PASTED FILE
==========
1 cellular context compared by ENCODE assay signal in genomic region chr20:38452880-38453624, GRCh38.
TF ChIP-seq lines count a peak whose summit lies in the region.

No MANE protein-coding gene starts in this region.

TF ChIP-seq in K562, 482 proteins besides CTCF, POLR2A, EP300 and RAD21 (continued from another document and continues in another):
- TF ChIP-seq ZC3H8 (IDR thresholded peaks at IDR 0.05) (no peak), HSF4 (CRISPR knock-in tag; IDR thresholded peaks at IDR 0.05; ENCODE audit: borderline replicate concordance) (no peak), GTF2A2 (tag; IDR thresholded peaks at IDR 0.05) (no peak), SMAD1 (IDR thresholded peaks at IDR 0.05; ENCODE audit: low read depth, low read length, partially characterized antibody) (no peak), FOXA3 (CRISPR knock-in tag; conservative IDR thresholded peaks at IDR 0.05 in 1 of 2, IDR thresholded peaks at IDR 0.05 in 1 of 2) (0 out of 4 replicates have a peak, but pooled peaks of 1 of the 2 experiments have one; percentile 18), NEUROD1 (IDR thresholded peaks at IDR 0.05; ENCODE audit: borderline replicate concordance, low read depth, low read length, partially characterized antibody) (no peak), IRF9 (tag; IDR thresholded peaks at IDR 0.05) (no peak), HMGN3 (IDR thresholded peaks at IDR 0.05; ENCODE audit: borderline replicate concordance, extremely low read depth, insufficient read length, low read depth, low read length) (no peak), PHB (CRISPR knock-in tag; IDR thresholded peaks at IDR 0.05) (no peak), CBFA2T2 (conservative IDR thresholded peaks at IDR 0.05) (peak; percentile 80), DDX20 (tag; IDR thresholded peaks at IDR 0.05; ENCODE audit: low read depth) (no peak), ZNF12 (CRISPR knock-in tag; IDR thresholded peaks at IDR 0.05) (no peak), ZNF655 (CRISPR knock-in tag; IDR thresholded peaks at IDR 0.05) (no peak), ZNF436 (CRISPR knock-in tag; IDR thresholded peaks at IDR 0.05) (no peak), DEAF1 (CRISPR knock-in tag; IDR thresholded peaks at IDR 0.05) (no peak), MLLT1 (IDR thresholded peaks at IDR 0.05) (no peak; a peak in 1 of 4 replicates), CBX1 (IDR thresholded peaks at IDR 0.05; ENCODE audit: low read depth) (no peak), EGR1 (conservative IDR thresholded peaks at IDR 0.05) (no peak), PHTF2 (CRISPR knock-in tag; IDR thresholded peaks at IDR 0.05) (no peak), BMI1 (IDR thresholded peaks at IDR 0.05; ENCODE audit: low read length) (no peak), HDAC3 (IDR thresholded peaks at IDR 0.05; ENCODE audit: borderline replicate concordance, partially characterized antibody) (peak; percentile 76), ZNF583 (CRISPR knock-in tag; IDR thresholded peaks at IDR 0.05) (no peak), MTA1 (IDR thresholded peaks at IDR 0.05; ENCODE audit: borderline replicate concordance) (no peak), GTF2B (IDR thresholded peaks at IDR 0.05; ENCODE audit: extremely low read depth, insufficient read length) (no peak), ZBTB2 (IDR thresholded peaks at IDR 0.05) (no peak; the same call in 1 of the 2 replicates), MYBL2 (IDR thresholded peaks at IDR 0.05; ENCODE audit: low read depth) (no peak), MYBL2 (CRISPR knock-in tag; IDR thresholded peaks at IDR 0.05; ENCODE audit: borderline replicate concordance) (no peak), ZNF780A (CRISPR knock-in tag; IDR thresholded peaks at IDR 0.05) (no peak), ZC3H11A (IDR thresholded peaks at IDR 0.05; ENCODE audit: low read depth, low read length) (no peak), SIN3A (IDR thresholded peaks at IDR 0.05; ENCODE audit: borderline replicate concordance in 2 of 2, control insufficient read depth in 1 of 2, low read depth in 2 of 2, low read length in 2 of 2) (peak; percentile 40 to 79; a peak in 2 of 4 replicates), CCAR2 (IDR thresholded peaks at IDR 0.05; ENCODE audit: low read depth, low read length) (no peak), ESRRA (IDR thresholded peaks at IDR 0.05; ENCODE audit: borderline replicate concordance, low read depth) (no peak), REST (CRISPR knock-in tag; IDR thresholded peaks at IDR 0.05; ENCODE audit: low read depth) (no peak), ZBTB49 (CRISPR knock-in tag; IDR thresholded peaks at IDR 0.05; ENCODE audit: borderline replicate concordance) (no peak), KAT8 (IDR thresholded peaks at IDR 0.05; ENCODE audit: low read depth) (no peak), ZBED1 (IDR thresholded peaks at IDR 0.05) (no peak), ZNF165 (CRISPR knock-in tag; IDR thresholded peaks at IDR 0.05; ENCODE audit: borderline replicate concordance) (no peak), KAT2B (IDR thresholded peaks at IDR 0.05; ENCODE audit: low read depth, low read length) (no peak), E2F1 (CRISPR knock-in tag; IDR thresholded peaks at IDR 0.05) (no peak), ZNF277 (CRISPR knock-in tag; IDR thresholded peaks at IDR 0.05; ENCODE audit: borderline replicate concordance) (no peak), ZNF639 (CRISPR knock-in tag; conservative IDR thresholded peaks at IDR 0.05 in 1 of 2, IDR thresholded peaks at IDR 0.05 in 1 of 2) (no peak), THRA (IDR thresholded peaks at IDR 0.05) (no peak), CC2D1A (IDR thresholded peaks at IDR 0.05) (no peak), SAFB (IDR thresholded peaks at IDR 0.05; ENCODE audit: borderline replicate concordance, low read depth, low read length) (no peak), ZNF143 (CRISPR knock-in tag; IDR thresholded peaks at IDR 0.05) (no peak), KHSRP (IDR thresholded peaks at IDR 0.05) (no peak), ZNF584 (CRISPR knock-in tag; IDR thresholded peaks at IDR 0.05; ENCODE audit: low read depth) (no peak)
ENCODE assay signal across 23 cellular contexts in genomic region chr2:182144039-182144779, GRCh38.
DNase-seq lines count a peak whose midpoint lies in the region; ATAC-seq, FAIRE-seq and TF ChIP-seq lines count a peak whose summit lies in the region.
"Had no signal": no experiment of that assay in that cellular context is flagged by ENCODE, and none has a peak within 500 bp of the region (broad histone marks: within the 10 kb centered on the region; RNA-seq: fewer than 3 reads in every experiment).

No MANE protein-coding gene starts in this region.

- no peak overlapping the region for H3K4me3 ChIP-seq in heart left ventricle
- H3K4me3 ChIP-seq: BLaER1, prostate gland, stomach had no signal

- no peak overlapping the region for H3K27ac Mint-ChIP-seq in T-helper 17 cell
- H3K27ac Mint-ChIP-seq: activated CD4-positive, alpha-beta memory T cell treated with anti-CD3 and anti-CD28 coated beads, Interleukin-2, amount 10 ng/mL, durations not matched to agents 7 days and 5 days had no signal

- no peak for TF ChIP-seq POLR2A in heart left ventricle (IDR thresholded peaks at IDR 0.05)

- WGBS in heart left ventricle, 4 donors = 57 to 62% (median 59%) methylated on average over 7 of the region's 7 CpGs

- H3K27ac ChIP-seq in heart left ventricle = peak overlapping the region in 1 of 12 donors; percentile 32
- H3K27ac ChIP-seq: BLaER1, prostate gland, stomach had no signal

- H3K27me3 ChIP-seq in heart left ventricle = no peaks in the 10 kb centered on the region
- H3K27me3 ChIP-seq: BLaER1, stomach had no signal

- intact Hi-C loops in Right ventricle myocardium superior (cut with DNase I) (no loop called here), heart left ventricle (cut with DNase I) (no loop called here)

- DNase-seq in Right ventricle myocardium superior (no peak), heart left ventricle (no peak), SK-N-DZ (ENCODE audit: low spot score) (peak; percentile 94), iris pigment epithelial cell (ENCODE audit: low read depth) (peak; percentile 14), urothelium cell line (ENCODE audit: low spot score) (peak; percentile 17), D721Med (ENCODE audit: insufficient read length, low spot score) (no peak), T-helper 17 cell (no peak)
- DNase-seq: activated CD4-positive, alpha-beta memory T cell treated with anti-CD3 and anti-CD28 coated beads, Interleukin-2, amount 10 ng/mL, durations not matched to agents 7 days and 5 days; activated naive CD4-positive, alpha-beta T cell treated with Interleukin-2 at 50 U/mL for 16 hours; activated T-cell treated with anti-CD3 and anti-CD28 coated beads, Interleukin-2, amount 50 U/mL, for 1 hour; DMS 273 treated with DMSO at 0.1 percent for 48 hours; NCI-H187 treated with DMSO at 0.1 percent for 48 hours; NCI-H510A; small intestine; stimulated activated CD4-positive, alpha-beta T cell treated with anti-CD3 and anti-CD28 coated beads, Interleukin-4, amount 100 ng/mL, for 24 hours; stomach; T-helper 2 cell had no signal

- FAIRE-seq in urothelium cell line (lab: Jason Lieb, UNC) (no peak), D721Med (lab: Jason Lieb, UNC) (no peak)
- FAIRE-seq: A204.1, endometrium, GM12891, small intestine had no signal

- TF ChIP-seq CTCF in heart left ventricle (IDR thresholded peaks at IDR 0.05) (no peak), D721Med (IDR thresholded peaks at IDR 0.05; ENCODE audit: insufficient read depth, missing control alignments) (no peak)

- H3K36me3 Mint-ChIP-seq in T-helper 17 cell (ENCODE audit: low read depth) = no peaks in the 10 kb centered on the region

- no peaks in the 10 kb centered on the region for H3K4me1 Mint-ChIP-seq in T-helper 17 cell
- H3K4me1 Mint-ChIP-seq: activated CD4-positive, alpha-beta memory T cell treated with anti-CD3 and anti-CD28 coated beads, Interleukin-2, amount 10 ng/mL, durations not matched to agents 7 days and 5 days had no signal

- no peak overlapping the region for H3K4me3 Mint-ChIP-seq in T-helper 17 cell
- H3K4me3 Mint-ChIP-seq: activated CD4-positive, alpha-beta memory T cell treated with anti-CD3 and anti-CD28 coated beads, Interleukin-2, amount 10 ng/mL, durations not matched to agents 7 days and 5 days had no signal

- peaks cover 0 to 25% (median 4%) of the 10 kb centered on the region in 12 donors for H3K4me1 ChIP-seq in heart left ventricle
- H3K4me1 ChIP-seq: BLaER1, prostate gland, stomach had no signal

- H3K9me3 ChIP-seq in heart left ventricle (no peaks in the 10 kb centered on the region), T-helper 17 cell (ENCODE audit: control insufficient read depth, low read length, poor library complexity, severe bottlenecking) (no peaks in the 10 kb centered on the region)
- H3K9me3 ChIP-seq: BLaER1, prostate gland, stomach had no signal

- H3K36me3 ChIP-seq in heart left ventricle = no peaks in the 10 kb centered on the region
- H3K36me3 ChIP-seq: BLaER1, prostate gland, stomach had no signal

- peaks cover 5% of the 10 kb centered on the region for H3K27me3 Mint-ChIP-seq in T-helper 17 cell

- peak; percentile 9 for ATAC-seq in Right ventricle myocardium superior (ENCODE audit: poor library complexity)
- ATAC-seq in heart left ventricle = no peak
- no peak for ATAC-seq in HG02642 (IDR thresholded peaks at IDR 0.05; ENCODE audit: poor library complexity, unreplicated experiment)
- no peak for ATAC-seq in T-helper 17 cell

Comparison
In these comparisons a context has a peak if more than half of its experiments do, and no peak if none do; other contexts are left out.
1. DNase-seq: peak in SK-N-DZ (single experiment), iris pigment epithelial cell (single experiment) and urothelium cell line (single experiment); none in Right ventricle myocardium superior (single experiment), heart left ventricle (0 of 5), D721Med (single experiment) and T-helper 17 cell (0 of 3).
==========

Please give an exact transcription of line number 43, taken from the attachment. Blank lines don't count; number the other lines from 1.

In these comparisons a context has a peak if more than half of its experiments do, and no peak if none do; other contexts are left out.